Insurers and insurtech startups continue to form partnership arrangements that go beyond the traditional supplier-buyer relationship. Thus, it is important to understand what makes such relationships work most effectively.
Recently Celent’s Michael Fitzgerald published a report titled Insurer-Startup Partnerships: Key Success Factors, where he highlights the increasing investments that are being made in insurer – start up partnerships.
But what makes such a collaboration a success? A survey of 89 insurers and 78 technology start ups offers insights into maximizing value
Incumbent insurers face both challenges and opportunities from concurrent forces. Dramatically changing customer expectations and low investment returns threaten both property and casualty and life insurers. Declining participation rates and indifference from millennial consumers restrict growth in life companies. Technologies such as driverless cars and sensors (Internet of Things) promise to shrink revenue in P&C.
To evolve their business and technology models, insurers are diversifying their approach to automation. Historically, in most insurance technology initiatives, the projects were fairly well-understood and had likely been implemented before. Policy, claims, and billing administration replacement efforts were typical of these automation investments.
In contrast, emerging digital approaches are uncertain and require new service models, products, and capabilities. The continued rise in insurance-related technology startup funding reflects the changes which are underway in insurance IT. Insurers need advanced skills in emerging technologies. Technology startups need industry and regulatory compliance knowledge. The result has been an increasing number of partnerships between insurers and startups that go beyond a supplier-buyer relationship.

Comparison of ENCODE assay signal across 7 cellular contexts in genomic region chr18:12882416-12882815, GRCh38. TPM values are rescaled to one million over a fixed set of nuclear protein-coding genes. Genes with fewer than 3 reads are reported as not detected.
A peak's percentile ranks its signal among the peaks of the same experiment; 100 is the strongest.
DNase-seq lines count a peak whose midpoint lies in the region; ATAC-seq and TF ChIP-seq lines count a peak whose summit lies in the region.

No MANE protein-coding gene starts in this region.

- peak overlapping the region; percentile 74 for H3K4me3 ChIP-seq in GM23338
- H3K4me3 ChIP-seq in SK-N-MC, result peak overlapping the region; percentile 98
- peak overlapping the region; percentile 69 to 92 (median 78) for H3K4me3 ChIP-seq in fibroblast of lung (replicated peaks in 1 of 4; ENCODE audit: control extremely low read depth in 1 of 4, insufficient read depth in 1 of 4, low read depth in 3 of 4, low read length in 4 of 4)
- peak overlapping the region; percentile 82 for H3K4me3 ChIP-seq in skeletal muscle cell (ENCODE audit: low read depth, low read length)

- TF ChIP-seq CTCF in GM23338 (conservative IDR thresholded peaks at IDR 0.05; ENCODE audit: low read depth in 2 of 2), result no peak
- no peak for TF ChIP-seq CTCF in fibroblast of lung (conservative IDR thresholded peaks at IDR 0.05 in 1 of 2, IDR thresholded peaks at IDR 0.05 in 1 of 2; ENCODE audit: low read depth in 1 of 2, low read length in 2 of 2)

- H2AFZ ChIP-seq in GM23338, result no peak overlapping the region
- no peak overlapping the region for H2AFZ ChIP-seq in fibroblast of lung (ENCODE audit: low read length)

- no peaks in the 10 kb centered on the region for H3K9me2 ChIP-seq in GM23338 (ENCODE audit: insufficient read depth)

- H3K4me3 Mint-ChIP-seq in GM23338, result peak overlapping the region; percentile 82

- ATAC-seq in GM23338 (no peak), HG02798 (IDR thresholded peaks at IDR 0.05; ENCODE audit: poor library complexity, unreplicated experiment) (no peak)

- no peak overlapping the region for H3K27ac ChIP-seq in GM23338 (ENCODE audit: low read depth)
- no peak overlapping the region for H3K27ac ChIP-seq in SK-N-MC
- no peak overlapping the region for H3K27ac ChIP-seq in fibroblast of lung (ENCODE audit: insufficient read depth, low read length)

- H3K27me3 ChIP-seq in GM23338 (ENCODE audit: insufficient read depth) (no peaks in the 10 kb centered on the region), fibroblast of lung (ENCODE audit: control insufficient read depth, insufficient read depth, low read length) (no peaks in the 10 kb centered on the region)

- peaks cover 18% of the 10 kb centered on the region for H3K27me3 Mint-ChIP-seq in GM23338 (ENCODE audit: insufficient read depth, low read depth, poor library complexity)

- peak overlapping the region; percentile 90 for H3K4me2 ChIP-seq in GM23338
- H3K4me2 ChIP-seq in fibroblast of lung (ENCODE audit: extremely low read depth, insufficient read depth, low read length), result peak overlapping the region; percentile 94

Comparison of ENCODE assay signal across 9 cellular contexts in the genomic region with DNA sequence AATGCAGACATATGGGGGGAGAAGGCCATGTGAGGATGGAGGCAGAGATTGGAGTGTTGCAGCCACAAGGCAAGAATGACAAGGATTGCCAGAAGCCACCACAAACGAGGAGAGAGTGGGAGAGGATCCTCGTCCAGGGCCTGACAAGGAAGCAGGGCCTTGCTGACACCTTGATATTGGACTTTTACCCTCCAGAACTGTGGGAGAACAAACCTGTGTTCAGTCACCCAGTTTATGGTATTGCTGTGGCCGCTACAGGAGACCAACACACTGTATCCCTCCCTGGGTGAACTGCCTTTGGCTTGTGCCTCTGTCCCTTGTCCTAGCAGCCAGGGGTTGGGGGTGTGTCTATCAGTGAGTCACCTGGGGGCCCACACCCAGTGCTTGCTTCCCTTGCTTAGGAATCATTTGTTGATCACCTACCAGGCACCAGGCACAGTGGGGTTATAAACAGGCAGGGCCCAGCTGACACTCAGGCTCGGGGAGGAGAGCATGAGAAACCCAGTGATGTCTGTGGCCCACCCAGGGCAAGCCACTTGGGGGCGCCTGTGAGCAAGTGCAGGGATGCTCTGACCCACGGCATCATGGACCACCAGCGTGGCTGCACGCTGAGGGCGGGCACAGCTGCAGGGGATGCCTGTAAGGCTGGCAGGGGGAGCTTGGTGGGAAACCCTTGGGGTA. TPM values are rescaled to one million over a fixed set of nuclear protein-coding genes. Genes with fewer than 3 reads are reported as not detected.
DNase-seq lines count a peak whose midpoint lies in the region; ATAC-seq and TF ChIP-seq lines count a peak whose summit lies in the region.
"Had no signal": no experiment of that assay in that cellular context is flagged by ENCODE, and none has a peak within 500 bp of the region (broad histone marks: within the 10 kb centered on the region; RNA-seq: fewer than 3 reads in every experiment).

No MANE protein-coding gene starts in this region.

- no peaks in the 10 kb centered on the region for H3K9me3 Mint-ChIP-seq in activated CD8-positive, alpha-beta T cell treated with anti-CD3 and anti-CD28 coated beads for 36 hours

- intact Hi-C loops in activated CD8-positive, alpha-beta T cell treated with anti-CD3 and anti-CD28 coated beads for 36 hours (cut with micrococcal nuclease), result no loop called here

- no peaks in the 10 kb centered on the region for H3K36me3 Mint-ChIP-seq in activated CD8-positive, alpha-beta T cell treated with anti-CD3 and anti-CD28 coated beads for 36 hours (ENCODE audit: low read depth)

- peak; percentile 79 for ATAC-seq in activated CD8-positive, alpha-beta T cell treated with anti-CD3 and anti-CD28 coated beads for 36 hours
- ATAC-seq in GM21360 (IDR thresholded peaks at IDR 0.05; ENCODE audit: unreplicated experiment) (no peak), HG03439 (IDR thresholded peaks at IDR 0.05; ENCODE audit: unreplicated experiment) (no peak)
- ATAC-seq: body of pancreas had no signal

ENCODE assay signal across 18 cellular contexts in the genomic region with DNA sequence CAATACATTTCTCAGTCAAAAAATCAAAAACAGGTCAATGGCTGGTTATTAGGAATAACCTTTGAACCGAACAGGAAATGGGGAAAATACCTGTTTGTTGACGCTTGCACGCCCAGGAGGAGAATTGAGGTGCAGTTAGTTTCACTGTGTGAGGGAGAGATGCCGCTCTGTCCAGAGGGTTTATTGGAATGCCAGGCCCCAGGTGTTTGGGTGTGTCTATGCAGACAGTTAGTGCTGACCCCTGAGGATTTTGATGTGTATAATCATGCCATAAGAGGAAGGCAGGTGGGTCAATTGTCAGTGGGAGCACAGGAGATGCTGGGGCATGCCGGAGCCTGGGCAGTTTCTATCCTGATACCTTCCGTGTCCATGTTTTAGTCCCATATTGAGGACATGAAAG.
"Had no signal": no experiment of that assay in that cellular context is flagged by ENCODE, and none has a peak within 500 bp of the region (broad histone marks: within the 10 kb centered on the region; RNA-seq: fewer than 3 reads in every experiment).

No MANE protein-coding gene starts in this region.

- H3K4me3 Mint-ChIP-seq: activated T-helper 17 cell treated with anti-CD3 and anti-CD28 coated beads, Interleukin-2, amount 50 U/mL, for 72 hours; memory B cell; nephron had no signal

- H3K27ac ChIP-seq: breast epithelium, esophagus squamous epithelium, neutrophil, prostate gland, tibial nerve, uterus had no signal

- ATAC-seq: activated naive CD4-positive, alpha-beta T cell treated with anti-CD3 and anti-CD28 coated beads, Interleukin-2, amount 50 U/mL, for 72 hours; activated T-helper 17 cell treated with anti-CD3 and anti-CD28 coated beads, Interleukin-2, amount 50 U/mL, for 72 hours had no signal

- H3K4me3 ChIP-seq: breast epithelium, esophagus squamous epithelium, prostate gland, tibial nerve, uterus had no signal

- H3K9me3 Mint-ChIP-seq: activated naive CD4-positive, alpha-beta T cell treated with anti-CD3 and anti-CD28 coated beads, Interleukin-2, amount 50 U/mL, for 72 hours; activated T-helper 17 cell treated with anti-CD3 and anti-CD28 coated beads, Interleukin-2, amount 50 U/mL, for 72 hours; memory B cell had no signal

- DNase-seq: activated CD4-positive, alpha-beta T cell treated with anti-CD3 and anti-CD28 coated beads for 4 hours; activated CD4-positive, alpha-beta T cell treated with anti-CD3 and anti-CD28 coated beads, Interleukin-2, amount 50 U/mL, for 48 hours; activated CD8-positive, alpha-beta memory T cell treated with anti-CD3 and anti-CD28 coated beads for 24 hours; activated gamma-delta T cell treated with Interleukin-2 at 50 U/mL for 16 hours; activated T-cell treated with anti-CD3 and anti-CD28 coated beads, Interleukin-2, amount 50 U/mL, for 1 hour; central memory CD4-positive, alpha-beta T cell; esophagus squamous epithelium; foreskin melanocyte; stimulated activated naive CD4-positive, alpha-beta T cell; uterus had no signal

However, there are significant barriers to success on both the insurer and the startup sides of this equation. Insurers must address risk-averse behaviors and increase decision speed. Startups need to scale (gain customers), understand the regulatory environment, and navigate opaque insurance products. Left unmanaged, partnerships do not create their expected value.
The report indeed presents the feedback of 89 insurers and 78 insurance-focused startups from online surveys regarding best practice in partnership management. The major finding is that the two groups are generally aligned in terms of the importance of insurance innovation, but that there are key challenges related to initiative definition and accommodation of different cultural norms that must be addressed.
It will take time to work out the best ways to accomplish this new partnership model, but the barriers faced by both sides will force each to adjust. An analysis of survey results indicates that success will be improved by recognizing the following:
- Cultural alignment and a shared vision are key.
- Startups perceive that they are being more disruptive than they actually are.
- Leaders of innovation initiatives must seek and implement bridging activities that join the two worlds.
Success will come to those insurers and startups which are able to make the necessary adjustments to their own preferences, cultures, and working models to create meaningful partnerships.
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